Emma Lane


Teenage diarist Emma Lane (1847-1923) of Murfreesboro recorded life on the home front from 1864 through 1865. Given that most Civil War diaries kept by women chronicle only the first few years of the war, Lane’s journal provides valuable insights into the later years of the war. Lane was the daughter of blacksmith William T. Lane and Martha Collier Lane, whose father had been an early settler in the area. The family supported the Confederacy but lived under Union occupation during the period that she kept her diary. Lane was not consumed by the war and achieved some normalcy through visiting, sewing, reading, and music. In 1864, Lane wrote about troop movements and recorded rumors that Murfreesboro would be liberated by Confederate Gen. Nathan Bedford Forrest, as had happened in July 1862. “There is talk of another Raid,” she wrote on September 22, followed six days later by “great excitement up again about Forrest coming in.” Later that year, she recorded what she had heard about the Battle of Nashville, including the discouraging news that “Hood has been whipped & is retreating.” Although she hoped for Confederate victory, Lane expressed moderate views of Union soldiers. She got permission from Union authorities to pick flowers at an abandoned house and to visit Confederate prisoners at Fortress Rosecrans, where she brought the men clothing and food and came away with requests for more. Lane and her family nursed an ill Michigan soldier, and Lane played the piano for Union soldiers who visited the house. Lane also documented the transition from slavery to freedom in wartime Murfreesboro, including a large political meeting of former slaves toward war’s end. In April 1865, Lane described first Union forces’ celebration of Gen. Robert E. Lee’s surrender of and their despondency over President Abraham Lincoln’s assassination. A memorial service for Lincoln with a “large attendance Citizen and Military” was preached at Soule College on April 19. Lane continued her diary after the war, chronicling the return of Confederate soldiers and the fundraising work of women “to enclose a burying ground for the rebel dead” in 1866.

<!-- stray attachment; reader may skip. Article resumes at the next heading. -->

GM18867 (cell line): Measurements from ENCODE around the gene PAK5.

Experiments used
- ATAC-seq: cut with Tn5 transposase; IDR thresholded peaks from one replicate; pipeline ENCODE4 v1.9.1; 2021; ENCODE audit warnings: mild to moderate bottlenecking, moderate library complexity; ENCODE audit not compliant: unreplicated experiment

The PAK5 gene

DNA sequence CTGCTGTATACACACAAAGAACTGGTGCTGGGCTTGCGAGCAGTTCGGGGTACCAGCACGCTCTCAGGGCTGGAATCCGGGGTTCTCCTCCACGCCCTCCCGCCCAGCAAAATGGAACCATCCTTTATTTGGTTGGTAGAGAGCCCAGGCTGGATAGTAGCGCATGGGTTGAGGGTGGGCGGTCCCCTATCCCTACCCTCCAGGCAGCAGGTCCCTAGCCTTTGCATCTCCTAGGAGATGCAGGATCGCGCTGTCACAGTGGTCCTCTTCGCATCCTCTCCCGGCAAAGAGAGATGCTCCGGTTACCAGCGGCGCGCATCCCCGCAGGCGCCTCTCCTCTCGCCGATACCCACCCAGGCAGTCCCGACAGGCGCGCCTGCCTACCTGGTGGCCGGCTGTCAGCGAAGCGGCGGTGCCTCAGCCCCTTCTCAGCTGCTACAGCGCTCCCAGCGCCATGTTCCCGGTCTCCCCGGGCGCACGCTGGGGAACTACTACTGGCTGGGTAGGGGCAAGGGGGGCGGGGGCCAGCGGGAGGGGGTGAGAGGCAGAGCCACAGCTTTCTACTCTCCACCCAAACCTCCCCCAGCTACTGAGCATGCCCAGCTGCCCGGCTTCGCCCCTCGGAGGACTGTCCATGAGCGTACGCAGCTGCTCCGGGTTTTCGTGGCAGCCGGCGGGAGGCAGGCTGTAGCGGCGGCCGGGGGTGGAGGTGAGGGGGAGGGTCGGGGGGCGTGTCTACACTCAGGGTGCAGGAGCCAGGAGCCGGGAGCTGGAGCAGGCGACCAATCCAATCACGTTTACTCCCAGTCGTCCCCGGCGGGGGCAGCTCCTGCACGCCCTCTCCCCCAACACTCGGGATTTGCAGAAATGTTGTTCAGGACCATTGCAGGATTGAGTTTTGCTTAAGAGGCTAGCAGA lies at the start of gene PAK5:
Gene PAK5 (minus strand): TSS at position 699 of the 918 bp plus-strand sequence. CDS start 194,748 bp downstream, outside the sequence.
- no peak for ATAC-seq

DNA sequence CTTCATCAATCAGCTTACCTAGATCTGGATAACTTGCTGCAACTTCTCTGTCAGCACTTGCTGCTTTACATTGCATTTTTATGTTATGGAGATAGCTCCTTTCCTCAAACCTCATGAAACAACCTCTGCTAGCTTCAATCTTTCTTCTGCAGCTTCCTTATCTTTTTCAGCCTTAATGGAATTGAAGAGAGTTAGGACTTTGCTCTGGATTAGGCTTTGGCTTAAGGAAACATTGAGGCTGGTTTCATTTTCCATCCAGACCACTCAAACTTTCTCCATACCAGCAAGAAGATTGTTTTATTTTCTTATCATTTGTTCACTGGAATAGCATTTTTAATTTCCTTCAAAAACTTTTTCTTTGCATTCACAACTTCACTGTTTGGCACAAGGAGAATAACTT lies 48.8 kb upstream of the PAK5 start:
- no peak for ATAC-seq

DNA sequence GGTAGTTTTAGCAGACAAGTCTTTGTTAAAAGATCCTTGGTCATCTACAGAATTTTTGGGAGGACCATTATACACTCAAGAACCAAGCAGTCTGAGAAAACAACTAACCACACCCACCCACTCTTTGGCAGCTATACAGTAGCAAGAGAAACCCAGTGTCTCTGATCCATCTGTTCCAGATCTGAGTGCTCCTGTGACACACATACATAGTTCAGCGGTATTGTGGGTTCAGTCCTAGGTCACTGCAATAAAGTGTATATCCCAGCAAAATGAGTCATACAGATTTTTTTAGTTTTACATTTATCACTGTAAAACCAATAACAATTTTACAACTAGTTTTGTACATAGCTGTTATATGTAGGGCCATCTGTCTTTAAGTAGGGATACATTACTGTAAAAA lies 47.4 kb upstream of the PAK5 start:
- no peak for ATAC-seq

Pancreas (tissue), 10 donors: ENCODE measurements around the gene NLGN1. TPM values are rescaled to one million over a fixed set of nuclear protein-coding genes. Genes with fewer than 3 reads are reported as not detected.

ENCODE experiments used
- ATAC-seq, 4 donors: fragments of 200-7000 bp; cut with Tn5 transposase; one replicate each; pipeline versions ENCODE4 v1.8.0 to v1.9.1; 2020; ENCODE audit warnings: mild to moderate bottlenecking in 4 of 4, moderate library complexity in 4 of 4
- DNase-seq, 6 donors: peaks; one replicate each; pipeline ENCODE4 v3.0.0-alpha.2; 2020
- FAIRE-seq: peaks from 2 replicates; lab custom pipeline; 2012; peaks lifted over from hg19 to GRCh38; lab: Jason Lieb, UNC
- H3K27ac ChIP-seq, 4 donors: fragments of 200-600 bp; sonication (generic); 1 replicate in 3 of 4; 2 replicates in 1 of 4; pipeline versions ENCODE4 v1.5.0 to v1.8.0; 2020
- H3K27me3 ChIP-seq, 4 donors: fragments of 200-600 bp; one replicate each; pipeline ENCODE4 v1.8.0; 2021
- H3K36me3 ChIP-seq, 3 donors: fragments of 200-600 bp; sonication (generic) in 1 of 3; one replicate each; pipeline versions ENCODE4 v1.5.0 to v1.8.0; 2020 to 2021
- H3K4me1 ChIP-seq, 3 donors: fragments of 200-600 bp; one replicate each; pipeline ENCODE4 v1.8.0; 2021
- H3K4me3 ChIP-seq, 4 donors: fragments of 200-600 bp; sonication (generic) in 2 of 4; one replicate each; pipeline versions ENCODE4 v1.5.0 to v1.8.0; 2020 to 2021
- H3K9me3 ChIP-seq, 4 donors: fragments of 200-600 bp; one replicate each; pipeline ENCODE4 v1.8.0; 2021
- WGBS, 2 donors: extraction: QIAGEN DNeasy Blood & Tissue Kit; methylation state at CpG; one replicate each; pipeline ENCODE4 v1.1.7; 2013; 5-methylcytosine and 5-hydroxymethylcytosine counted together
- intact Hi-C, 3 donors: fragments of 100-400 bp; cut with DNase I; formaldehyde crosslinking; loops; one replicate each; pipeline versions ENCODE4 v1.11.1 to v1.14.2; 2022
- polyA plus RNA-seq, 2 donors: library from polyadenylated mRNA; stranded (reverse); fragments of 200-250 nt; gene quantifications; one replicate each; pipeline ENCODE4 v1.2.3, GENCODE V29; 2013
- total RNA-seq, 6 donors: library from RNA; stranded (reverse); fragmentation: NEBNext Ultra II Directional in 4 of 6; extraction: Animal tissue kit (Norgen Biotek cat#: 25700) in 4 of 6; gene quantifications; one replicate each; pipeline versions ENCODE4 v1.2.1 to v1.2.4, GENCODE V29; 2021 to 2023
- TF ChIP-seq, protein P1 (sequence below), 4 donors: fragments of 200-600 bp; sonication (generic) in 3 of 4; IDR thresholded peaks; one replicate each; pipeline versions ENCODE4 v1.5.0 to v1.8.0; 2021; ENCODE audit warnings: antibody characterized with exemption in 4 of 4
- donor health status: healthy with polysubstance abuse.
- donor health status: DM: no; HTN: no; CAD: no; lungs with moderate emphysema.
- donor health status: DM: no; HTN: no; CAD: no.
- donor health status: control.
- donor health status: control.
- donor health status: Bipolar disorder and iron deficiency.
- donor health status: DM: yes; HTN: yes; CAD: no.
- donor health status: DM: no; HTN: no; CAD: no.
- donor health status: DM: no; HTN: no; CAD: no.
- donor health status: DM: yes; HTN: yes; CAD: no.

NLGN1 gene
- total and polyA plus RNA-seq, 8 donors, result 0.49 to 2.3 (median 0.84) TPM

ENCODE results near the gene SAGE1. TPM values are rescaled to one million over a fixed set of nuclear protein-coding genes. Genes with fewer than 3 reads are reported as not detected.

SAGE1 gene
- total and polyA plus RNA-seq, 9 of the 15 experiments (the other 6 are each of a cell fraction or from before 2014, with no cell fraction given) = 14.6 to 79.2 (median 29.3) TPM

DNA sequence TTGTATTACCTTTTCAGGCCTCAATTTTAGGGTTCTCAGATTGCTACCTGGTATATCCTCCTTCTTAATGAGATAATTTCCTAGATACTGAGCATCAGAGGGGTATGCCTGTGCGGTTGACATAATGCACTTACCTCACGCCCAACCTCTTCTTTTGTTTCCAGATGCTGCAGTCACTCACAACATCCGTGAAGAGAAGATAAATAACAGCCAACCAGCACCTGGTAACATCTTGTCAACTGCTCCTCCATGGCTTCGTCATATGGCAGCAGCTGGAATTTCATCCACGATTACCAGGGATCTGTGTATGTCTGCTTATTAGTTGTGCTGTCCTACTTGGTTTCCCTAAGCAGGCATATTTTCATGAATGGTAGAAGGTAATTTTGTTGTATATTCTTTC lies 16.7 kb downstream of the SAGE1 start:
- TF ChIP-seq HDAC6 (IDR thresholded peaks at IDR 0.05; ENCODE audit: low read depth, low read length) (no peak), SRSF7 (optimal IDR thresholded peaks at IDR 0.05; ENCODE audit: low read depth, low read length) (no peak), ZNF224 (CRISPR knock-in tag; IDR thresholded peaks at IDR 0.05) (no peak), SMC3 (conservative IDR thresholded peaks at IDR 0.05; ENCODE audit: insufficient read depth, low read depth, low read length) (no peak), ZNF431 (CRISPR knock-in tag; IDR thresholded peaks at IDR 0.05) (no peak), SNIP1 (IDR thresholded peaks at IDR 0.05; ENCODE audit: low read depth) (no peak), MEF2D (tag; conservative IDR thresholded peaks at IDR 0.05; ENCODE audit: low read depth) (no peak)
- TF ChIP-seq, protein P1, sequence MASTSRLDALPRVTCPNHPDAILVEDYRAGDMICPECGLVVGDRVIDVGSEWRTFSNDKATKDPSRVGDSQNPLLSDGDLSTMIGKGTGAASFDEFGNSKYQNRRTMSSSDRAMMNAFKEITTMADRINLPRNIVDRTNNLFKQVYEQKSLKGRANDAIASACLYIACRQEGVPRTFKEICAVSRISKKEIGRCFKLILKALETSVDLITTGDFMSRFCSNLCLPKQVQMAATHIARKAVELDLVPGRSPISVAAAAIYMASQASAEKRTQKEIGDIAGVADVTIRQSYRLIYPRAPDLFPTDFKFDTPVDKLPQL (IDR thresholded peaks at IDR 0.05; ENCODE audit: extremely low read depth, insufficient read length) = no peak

• Recorded life under Union occupation in Murfreesboro
  • Documented transition from slavery to freedom for area slaves
  • Supported Confederacy but aided prisoners and injured on both sides